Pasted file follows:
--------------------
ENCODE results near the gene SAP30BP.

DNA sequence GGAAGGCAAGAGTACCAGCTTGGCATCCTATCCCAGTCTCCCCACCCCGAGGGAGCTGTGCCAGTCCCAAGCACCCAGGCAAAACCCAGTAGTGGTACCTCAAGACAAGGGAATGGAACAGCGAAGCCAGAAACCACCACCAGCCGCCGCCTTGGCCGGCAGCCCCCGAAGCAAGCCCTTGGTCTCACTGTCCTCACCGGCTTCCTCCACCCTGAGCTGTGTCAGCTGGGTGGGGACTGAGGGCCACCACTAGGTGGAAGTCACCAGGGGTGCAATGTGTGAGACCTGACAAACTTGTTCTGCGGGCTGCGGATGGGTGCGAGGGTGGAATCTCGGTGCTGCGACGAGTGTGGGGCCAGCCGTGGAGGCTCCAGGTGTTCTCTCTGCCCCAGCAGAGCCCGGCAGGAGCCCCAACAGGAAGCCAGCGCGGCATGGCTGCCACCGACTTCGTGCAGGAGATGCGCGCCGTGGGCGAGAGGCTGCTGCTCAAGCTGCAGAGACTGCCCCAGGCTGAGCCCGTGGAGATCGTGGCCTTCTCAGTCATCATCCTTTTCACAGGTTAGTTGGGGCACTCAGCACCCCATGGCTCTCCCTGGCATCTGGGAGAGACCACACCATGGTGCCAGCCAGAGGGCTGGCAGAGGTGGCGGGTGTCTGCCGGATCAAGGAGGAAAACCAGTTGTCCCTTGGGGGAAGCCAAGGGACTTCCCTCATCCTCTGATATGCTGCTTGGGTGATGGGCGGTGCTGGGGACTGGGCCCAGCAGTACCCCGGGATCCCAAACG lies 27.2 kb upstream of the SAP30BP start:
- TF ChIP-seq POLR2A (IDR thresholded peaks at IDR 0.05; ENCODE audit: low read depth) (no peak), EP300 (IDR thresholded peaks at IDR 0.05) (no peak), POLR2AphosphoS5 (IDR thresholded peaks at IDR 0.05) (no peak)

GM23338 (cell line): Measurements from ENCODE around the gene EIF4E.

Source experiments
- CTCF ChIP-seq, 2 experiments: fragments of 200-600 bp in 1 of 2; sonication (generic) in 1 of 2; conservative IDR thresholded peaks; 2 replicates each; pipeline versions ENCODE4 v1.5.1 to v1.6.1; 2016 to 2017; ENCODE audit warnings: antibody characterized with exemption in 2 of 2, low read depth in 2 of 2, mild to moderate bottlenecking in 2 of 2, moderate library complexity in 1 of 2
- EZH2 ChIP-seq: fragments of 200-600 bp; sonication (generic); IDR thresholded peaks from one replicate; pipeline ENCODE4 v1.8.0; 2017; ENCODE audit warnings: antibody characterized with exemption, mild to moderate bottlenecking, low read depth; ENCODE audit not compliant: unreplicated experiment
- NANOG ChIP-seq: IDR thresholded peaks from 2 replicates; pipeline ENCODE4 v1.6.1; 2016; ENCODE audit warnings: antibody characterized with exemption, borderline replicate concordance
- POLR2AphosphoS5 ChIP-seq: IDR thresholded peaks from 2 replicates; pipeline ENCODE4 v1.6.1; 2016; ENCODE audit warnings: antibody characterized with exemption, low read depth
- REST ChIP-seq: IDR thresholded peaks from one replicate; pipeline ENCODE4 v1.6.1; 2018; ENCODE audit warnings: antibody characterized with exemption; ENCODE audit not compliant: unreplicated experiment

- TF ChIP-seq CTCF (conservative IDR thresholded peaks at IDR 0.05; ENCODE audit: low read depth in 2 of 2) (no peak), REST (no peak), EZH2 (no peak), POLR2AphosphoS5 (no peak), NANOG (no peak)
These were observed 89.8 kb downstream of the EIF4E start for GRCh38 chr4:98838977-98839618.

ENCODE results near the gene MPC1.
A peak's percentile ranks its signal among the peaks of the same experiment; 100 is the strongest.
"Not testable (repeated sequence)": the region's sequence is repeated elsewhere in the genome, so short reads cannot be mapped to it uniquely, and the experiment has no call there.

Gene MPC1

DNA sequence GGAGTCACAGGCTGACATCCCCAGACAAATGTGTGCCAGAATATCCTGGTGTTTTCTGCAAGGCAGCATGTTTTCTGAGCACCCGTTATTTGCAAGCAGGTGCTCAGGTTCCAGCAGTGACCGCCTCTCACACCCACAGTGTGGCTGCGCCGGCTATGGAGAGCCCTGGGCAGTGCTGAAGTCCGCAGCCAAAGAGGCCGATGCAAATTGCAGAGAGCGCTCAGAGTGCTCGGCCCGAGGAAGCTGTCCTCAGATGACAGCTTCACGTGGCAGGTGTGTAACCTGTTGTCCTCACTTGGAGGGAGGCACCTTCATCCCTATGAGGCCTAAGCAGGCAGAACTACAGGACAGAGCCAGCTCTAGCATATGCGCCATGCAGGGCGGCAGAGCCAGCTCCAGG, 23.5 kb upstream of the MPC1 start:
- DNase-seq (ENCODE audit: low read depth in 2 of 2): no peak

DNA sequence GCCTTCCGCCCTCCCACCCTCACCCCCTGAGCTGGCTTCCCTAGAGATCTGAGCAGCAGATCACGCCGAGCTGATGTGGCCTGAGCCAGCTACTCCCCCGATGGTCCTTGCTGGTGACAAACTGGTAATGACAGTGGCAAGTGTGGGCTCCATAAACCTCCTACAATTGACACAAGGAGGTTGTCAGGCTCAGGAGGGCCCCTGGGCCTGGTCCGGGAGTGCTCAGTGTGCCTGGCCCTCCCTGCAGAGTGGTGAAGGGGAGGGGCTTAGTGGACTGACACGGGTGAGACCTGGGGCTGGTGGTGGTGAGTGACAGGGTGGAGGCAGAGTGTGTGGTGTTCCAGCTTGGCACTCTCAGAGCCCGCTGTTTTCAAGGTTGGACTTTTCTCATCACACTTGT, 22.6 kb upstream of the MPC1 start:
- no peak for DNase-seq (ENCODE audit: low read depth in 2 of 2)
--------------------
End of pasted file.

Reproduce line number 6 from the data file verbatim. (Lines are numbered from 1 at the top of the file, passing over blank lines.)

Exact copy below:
- CTCF ChIP-seq, 2 experiments: fragments of 200-600 bp in 1 of 2; sonication (generic) in 1 of 2; conservative IDR thresholded peaks; 2 replicates each; pipeline versions ENCODE4 v1.5.1 to v1.6.1; 2016 to 2017; ENCODE audit warnings: antibody characterized with exemption in 2 of 2, low read depth in 2 of 2, mild to moderate bottlenecking in 2 of 2, moderate library complexity in 1 of 2